Rifkin. Honorary Doctorate, University of Dortmund (1999). University Professor
in Musicology. Bach interpretation, Renaissance music, ragtime, folk, Scott
Shenton. Ph.D. Harvard University (1998). James R. Houghton Scholar of Sacred
Music, joint appointment at the School of Theology; Associate Professor and
Director of the Master of Sacred Music Program. Music and religion, performance
practice, twentieth-century music, Olivier Messiaen.
Yudkin. Ph.D. Stanford University. Chair of the Department of Musicology and
Ethnomusicology and Professor of Musicology. Medieval music, Miles Davis, the
Beatles, and jazz.
General Program Statement
the arrival of Professor Heimarck at BU in 2006, the university began to
incorporate ethnomusicology courses into their curriculum (world beat, musical
cultures, performance practice of Bali, graduate seminars in ethnomusicology).
In 2007-08, BU approved the curriculum for graduate students in ethnomusicology
as a concentration within the musicology program. In Fall 2008, Professor
Cornelius joined the program, teaching courses on Africa, ethnomusicology, and
African drumming. Situated within a major research university, we offer an
integrated program that benefits from the close relationship with our
musicology faculty. Seminars provide intellectual inquiry for ethnomusicology
and musicology graduate students, along with peers from diverse disciplines.
The ethnomusicology curriculum is supplemented by graduate studies in
anthropology, foreign languages, religion, Asian studies, African studies, and
other related disciplines. Our graduate degrees are designed to give students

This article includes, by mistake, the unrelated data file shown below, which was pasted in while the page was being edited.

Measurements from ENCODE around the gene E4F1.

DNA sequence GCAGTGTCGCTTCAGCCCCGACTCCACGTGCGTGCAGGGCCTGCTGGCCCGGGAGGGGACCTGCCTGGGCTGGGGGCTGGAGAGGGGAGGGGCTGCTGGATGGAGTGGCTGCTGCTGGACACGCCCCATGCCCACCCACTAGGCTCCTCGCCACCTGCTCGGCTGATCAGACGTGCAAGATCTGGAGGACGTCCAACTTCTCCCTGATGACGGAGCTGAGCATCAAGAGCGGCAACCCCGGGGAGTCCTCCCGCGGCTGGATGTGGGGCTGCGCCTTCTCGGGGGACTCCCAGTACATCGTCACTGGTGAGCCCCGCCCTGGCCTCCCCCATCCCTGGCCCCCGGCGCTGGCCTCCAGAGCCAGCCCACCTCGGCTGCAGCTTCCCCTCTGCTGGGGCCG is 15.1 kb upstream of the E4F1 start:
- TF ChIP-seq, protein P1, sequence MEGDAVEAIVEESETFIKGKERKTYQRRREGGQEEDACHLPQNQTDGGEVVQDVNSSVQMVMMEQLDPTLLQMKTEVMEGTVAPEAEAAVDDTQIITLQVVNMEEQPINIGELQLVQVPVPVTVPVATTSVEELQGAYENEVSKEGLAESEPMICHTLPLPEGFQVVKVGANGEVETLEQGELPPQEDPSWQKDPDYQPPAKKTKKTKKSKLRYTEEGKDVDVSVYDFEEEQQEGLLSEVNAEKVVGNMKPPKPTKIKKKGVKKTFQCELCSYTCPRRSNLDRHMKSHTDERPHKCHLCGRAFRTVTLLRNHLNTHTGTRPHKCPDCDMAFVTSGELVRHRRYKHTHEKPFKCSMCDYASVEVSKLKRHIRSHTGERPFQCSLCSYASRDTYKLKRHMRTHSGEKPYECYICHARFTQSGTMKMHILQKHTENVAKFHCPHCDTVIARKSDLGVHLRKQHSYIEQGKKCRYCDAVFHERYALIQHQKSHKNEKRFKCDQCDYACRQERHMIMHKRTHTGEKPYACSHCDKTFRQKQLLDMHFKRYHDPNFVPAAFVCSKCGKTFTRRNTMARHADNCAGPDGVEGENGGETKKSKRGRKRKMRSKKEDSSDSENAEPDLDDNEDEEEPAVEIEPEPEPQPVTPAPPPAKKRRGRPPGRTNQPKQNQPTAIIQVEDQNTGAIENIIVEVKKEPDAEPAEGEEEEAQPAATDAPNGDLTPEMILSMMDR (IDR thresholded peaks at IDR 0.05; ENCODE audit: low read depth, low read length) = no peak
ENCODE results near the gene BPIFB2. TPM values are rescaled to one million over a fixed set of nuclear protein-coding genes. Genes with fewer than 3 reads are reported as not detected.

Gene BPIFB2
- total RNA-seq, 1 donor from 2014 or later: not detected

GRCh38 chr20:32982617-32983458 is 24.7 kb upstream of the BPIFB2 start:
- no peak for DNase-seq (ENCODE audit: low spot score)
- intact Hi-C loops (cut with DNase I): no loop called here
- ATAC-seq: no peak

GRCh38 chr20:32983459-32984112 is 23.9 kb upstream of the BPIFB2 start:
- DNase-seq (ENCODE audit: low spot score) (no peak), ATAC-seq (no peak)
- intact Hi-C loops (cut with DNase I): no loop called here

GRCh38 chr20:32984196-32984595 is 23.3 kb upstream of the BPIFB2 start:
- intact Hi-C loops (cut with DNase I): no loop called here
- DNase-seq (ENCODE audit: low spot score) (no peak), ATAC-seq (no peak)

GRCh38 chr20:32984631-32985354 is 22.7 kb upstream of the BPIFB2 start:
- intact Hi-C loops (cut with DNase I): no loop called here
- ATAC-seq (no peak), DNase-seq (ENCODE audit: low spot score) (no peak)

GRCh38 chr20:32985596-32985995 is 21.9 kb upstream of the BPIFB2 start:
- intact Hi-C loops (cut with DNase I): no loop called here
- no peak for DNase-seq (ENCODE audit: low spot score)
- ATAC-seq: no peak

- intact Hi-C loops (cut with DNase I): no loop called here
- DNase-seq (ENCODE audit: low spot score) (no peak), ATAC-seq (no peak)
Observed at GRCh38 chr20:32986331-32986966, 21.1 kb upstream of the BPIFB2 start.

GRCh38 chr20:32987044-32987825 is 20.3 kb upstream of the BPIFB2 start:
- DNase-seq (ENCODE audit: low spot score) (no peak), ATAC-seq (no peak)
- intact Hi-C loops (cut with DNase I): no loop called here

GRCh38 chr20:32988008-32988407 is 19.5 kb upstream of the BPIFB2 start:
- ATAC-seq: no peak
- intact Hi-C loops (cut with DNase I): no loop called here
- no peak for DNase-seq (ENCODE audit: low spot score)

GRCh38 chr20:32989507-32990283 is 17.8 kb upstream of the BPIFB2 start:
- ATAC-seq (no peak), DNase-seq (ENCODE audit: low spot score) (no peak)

the disciplinary grounding, theoretical understanding, applied musical
understanding, and research tools needed to become ethnomusicologists of the
BU is an active member of the Boston area ethnomusicology scene and, in
collaboration with area colleagues, Professor Heimarck founded the
bostonethno.org website to further communication and collaboration between
Boston area ethnomusicology programs. Professor Heimarck is currently the
President of the Northeast Chapter for the Society for Ethnomusicology (2010-2012).
Boston offers a unique confluence of rigorous academic pursuits combined with
diverse arts and culture, making it a rich site for our students to explore the
many dimensions of fieldwork.
graduate program includes teaching, teaching assistant, and ensemble
opportunities. Students receive varying degrees of financial support based on
merit and availability.
Brita Heimarck, Associate Professor, Boston University, School of Music, 855
Commonwealth Ave., Boston, MA, 02215. (617) 358-0832, (617) 378-5591; Email: firstname.lastname@example.org;
Ethnomusicology Student Group
Boston University Music Society (BUMS), a graduate student association for
academic research in the fields of Musicology, Ethnomusicology, and Music
Theory. Website: http://www.people.bu.edu/bums/
Studies Center: http://www.bu.edu/africa
for the Study of Asia: http://www.bu.edu/asian
Gotlieb Archival Research Center: http://www.bu.edu/dbin/archives
The content for Boston University was last
updated June 22, 2010.